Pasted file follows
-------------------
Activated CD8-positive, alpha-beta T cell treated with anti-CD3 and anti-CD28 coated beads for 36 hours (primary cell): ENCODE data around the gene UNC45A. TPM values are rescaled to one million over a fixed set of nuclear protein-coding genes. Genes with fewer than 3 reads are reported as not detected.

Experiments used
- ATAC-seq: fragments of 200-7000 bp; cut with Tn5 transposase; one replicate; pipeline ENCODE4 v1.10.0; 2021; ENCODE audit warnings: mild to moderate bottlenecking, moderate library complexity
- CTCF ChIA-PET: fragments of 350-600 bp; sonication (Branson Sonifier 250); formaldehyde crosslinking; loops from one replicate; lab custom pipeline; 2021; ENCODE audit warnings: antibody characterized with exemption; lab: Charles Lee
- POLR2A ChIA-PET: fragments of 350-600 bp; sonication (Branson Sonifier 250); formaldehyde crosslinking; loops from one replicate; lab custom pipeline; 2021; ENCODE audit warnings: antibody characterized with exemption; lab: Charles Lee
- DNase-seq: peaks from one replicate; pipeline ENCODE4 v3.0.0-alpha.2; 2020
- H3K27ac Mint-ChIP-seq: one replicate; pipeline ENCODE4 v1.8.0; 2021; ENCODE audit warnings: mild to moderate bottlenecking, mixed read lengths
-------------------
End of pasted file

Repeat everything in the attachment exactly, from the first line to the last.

Activated CD8-positive, alpha-beta T cell treated with anti-CD3 and anti-CD28 coated beads for 36 hours (primary cell): ENCODE data around the gene UNC45A. TPM values are rescaled to one million over a fixed set of nuclear protein-coding genes. Genes with fewer than 3 reads are reported as not detected.

Experiments used
- ATAC-seq: fragments of 200-7000 bp; cut with Tn5 transposase; one replicate; pipeline ENCODE4 v1.10.0; 2021; ENCODE audit warnings: mild to moderate bottlenecking, moderate library complexity
- CTCF ChIA-PET: fragments of 350-600 bp; sonication (Branson Sonifier 250); formaldehyde crosslinking; loops from one replicate; lab custom pipeline; 2021; ENCODE audit warnings: antibody characterized with exemption; lab: Charles Lee
- POLR2A ChIA-PET: fragments of 350-600 bp; sonication (Branson Sonifier 250); formaldehyde crosslinking; loops from one replicate; lab custom pipeline; 2021; ENCODE audit warnings: antibody characterized with exemption; lab: Charles Lee
- DNase-seq: peaks from one replicate; pipeline ENCODE4 v3.0.0-alpha.2; 2020
- H3K27ac Mint-ChIP-seq: one replicate; pipeline ENCODE4 v1.8.0; 2021; ENCODE audit warnings: mild to moderate bottlenecking, mixed read lengths